Common Grammar Mistakes
in British English

Common Grammar Mistakes Learning a language is difficult, and I see students make lots of mistakes. But making mistakes isn't always a bad thing.

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If someone tells you your mistakes, it is how you learn and how you know what to do in the future.

What are the most common grammar mistakes in British English?

Grammar mistakes in English usually fall into three main areas:
  1. Tenses

  2. Articles (the/a/an or zero article)

  3. Word order
Let's go over each of them.


Many other languages have only one past tense and one future tense but English has many tenses. This makes it difficult for many learners.

Some of the most common mistakes are between the use of the present perfect: "I have seen the Harry Potter film," and the simple past: "I saw the Harry Potter film last week."

Let's look at some of the differences between how they are used.

The most common uses of the present perfect are:
  • When you are talking about any time before now (not a specific time in the past), or we don't know when something happened.

    Example: "I have been to Italy."

  • When you are talking about 'unfinished' time (such as today, this year, etc.).

    Example: "I have drunk five cups of coffee today."

  • When there is a strong connection to the present.

    Example: "I don't know where my book is. Have you seen it?"

  • With certain set phrases and time words.

    Example: "I'm not hungry, I've just eaten dinner."
    "I've recently returned from Hong Kong."

  • When we are starting to tell a story, the first sentence usually contains the present perfect.

    Example: "John has broken his arm, did you know? He fell off a ladder yesterday."

  • When you are talking about a situation that started in the past and continues in the present.

    Example: "I have lived here for three years."

    Many other languages would use the present tense to communicate this idea.

There are other times the present perfect is used, but these are the most common.

It is used much more in British English than it is in American English.

The simple past is used if we talk about a fixed time in the past, or about time that is now finished.

For example: yesterday, last year, in 1965, when Shakespeare was alive.

We can't, for example, say "Shakespeare has written a lot of plays."

Shakespeare has been dead for a very long time, so his time of writing is finished. We therefore use the simple past and say, "Shakespeare wrote a lot of plays."

Compare this with: "J.K. Rowling has written seven Harry Potter books." She is still alive and there is a possibility she may write more books in the future.


Articles are another problem you might have with the English language. Maybe your language doesn't have articles, or maybe it uses them in a different way, and this makes it very difficult for you.

There are two different kinds of articles in English:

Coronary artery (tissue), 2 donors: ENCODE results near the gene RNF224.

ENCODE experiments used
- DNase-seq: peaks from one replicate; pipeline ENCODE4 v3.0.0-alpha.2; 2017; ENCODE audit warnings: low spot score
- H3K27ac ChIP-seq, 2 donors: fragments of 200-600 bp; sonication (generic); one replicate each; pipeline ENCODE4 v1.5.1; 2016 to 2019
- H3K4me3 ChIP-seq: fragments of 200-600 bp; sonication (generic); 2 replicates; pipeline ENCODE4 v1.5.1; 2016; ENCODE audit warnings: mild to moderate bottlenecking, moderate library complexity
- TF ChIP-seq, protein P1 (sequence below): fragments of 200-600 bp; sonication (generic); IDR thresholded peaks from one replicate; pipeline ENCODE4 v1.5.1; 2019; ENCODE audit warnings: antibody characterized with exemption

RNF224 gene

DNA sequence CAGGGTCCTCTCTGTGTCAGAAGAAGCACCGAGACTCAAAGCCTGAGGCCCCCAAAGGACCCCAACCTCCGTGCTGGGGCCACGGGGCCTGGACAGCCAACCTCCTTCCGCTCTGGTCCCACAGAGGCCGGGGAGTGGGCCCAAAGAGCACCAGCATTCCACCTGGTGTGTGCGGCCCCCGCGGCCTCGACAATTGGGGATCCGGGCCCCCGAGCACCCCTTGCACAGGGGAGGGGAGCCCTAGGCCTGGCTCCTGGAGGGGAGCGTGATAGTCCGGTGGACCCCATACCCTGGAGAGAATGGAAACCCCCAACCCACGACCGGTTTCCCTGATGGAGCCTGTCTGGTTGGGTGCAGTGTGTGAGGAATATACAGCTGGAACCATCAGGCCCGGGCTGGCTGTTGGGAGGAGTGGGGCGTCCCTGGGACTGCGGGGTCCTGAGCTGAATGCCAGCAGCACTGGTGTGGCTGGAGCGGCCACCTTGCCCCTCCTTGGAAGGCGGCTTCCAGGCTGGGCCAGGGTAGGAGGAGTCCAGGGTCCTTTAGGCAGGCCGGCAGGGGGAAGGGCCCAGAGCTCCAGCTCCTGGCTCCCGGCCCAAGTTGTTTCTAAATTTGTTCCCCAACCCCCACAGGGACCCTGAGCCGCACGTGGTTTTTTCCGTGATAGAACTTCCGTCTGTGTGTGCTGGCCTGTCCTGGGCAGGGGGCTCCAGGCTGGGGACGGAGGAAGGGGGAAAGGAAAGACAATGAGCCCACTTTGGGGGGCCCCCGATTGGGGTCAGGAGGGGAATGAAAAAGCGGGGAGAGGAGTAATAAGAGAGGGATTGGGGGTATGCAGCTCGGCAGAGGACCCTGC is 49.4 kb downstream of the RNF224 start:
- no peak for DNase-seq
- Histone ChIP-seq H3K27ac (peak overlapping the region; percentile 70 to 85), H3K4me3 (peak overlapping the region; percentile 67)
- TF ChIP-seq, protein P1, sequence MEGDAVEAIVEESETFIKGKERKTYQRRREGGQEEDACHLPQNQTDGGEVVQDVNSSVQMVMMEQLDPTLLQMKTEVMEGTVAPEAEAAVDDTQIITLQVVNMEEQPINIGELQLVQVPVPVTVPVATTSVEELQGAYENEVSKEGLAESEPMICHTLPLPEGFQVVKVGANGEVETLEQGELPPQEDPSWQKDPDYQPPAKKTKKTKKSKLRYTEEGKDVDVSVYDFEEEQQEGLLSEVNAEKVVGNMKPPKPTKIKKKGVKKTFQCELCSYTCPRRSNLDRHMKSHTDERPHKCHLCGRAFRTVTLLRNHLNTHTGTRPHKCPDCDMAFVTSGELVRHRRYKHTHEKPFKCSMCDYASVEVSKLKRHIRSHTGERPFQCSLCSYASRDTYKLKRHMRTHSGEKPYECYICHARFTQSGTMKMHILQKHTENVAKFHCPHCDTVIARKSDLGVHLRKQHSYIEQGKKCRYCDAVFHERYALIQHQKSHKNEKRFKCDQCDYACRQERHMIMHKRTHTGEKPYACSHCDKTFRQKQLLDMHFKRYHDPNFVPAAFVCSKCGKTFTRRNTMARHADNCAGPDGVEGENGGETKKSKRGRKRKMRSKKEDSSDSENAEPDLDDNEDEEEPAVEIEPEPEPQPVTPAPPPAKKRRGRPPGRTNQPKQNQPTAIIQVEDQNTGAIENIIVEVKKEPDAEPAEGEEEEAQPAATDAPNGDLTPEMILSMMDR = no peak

the definite article (the) and the indefinite article (a, an). There is also something called the zero article, which means there is no article used.

So what problems do people have with articles?

Well, the most basic rule is that if we know what is being talked about we use "the" and if we don't know, then we use "a" or "an". (Of course, the noun has to be singular and not plural!)

  • "I can see the moon."
    We use "the" because there is only one moon.
  • "I gave my chocolate to the girl in the blue dress."
    We use "the" because we know which girl we are talking about (she is wearing the blue dress).

  • "I saw a big dog yesterday."
    We use "a" because we don't know this dog. It is the first time it has been mentioned.

  • "I saw a big dog yesterday. Then the dog bit me."
    We use "the" in the second sentence because now we know which dog is being talked about.
Another mistake students make with articles is when they are talking about things in general.

It is often difficult to understand why we say "People are more selfish these days," but "The people I met on holiday were very friendly."

The basic rule is that if we are talking about something in general, we do not use an article (zero article), but if we are talking about one group of something then we use the definite article (the).

There are lots of other article rules, and some of them are very advanced.

The best advice I can give is to read as much as possible and you will start to get a feel for what is right and what is wrong.

Word order

Word order is another challenge for learners of English.

One mistake students often make when they start to learn is with the word order of adjectives.

Many languages would say "I have a bag brown." But in English we always put the adjective before the noun and say, "I have a brown bag."

There are also rules about the order of adjectives if we use more than one.

For example, "I have a beautiful big blue wooden table."

The basic rule is that we use adjectives in this order:
  • Opinion (beautiful, clever, expensive)

  • Size (big, short, wide)

  • Color (blue, red)

  • Material (wooden, metal, plastic)
There are other times that word order in English may be different from your language, and you will only discover these as you continue learning.

The more you read and listen to English, the more you will start to recognize what is right.

This article is by no means a comprehensive grammar guide, but it should have given you an idea of some of the common grammar mistakes that students make in British English.

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